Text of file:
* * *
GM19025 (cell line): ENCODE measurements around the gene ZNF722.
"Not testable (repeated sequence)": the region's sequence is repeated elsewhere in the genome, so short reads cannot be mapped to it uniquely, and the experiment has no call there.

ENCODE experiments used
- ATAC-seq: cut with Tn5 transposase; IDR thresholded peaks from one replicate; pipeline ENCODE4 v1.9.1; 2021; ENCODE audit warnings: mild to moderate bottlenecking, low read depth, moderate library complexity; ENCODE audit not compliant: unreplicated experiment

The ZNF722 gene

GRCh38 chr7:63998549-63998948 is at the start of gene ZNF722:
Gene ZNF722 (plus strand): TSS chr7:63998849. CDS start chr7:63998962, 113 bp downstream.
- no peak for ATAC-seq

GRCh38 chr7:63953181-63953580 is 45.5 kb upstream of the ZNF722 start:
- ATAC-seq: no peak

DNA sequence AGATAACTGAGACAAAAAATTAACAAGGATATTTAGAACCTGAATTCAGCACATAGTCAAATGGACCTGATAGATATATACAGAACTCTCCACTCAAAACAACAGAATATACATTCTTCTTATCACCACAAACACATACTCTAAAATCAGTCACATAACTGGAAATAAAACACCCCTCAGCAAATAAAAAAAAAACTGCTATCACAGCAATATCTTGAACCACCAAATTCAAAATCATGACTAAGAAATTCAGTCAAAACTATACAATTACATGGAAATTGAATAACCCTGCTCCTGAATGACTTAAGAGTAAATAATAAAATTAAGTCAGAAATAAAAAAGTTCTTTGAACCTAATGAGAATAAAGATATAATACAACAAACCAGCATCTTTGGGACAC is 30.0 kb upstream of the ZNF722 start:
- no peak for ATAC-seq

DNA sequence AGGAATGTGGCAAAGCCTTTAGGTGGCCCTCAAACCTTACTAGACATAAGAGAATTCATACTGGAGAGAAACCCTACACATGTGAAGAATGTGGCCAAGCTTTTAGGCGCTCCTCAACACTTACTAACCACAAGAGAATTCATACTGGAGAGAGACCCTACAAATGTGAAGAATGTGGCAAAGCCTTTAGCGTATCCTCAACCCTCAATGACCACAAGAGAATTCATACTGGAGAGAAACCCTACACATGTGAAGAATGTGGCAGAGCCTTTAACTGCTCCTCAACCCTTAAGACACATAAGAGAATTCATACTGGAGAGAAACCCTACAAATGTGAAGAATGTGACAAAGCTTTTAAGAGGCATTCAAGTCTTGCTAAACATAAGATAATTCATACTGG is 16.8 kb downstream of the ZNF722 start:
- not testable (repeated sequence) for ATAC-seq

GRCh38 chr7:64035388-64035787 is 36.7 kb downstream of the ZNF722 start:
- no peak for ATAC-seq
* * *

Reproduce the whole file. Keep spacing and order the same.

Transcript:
GM19025 (cell line): ENCODE measurements around the gene ZNF722.
"Not testable (repeated sequence)": the region's sequence is repeated elsewhere in the genome, so short reads cannot be mapped to it uniquely, and the experiment has no call there.

ENCODE experiments used
- ATAC-seq: cut with Tn5 transposase; IDR thresholded peaks from one replicate; pipeline ENCODE4 v1.9.1; 2021; ENCODE audit warnings: mild to moderate bottlenecking, low read depth, moderate library complexity; ENCODE audit not compliant: unreplicated experiment

The ZNF722 gene

GRCh38 chr7:63998549-63998948 is at the start of gene ZNF722:
Gene ZNF722 (plus strand): TSS chr7:63998849. CDS start chr7:63998962, 113 bp downstream.
- no peak for ATAC-seq

GRCh38 chr7:63953181-63953580 is 45.5 kb upstream of the ZNF722 start:
- ATAC-seq: no peak

DNA sequence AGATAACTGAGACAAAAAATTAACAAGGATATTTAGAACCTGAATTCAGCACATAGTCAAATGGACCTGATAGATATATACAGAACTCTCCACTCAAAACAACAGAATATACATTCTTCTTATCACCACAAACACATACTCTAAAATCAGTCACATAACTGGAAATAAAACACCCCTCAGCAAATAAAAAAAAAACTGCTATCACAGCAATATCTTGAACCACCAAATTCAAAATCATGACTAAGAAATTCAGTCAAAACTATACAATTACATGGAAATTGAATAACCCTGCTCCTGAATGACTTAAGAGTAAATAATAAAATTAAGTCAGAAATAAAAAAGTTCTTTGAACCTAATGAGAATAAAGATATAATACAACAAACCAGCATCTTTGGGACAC is 30.0 kb upstream of the ZNF722 start:
- no peak for ATAC-seq

DNA sequence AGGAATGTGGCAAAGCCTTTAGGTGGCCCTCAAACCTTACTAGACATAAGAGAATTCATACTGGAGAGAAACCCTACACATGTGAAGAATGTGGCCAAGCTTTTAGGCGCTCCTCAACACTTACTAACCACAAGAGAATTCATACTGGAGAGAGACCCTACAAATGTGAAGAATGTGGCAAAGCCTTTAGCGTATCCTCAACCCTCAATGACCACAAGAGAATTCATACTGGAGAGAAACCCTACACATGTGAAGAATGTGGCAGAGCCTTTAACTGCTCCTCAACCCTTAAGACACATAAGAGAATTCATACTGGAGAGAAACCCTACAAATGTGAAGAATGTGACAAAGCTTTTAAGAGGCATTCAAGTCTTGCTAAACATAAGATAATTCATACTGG is 16.8 kb downstream of the ZNF722 start:
- not testable (repeated sequence) for ATAC-seq

GRCh38 chr7:64035388-64035787 is 36.7 kb downstream of the ZNF722 start:
- no peak for ATAC-seq